A Voyage to Abyssinia by Father Jerome Lobo





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After having borne all sorts of affronts and ill-treatments, we
retired to our house at Fremona, in the midst - Page 64
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After Having Borne All Sorts Of Affronts And Ill-Treatments, We Retired To Our House At Fremona, In The Midst

Of our countrymen, who had been settling round about us a long time, imagining we should be more secure there,

And that, at least during the life of the Emperor, they would not come to extremities, or proceed to open force. I laid some stress upon the kindness which the viceroy of Tigre had shown to us, and in particular to me; but was soon convinced that those hopes had no real foundation, for he was one of the most violent of our persecutors. He seized upon all our lands, and, advancing with his troops to Fremona, blocked up the town. The army had not been stationed there long before they committed all sorts of disorders; so that one day a Portuguese, provoked beyond his temper at the insolence of some of them, went out with his four sons, and, wounding several of them, forced the rest back to their camp.

We thought we had good reason to apprehend an attack; their troops were increasing, our town was surrounded, and on the point of being forced. Our Portuguese therefore thought that, without staying till the last extremities, they might lawfully repel one violence by another, and sallying out to the number of fifty, wounded about three score of the Abyssins, and had put them to the sword but that they feared it might bring too great an odium upon our cause. The Portuguese were some of them wounded, but happily none died on either side.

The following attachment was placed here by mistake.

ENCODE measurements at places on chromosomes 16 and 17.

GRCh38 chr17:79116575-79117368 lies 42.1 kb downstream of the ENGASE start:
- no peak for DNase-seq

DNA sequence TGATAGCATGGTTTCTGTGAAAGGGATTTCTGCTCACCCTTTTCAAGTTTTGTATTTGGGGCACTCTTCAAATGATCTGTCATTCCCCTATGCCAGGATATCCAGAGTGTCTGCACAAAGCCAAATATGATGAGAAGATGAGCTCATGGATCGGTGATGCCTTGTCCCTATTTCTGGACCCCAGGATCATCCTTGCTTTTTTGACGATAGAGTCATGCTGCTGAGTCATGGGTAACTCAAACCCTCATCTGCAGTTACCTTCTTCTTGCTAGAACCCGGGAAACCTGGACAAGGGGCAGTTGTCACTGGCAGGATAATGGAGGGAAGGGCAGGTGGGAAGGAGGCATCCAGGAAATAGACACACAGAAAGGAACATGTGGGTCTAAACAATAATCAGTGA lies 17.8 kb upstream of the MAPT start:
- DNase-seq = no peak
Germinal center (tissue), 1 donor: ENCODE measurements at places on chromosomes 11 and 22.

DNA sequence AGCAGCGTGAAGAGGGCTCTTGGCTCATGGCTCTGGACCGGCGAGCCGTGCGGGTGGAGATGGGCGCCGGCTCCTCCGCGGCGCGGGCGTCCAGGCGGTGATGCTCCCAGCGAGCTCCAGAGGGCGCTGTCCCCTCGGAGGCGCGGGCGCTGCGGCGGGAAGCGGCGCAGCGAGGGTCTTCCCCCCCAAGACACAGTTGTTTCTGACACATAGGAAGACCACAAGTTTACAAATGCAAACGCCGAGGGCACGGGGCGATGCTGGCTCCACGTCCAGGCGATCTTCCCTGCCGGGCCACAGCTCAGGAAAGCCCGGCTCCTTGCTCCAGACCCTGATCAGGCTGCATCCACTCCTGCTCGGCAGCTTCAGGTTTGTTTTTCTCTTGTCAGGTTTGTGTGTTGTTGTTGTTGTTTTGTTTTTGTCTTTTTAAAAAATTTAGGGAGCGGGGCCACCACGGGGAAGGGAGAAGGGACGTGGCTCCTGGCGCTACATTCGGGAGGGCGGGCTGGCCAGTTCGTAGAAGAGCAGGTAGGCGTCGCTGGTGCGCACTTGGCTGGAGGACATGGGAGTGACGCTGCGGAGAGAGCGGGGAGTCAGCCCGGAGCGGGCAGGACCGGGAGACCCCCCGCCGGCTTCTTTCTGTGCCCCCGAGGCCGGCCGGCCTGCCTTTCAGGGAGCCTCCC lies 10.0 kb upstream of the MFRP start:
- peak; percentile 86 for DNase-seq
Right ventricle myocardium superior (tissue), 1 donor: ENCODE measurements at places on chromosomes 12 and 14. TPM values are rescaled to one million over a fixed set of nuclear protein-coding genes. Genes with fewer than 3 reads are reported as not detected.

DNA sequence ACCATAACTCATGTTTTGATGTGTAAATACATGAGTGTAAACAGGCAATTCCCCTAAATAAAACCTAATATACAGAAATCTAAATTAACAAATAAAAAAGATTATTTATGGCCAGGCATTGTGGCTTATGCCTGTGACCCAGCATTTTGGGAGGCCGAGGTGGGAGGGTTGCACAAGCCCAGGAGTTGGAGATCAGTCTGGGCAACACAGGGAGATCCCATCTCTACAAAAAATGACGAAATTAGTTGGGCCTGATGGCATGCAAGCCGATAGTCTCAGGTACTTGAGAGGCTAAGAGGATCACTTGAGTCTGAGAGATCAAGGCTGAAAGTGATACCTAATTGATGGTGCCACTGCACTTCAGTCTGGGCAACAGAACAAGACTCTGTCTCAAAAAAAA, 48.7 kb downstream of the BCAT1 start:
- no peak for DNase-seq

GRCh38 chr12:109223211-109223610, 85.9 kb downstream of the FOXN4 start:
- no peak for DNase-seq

Though the times were by no means favourable to us, every one blamed the conduct of the viceroy; and those who did not commend our action made the necessity we were reduced to of self-defence an excuse for it. The viceroy's principal design was to get my person into his possession, imagining that if I was once in his power, all the Portuguese would pay him a blind obedience. Having been unsuccessful in his attempt by open force, he made use of the arts of negotiation, but with an event not more to his satisfaction. This viceroy being recalled, a son-in-law of the Emperor's succeeded, who treated us even worse than his predecessor had done.

When he entered upon his command, he loaded us with kindnesses, giving us so many assurances of his protection that, while the Emperor lived, we thought him one of our friends; but no sooner was our protector dead than this man pulled off his mask, and, quitting all shame, let us see that neither the fear of God nor any other consideration was capable of restraining him when we were to be distressed. The persecution then becoming general, there was no longer any place of security for us in Abyssinia, where we were looked upon by all as the authors of all the civil commotions, and many councils were held to determine in what manner they should dispose of us.

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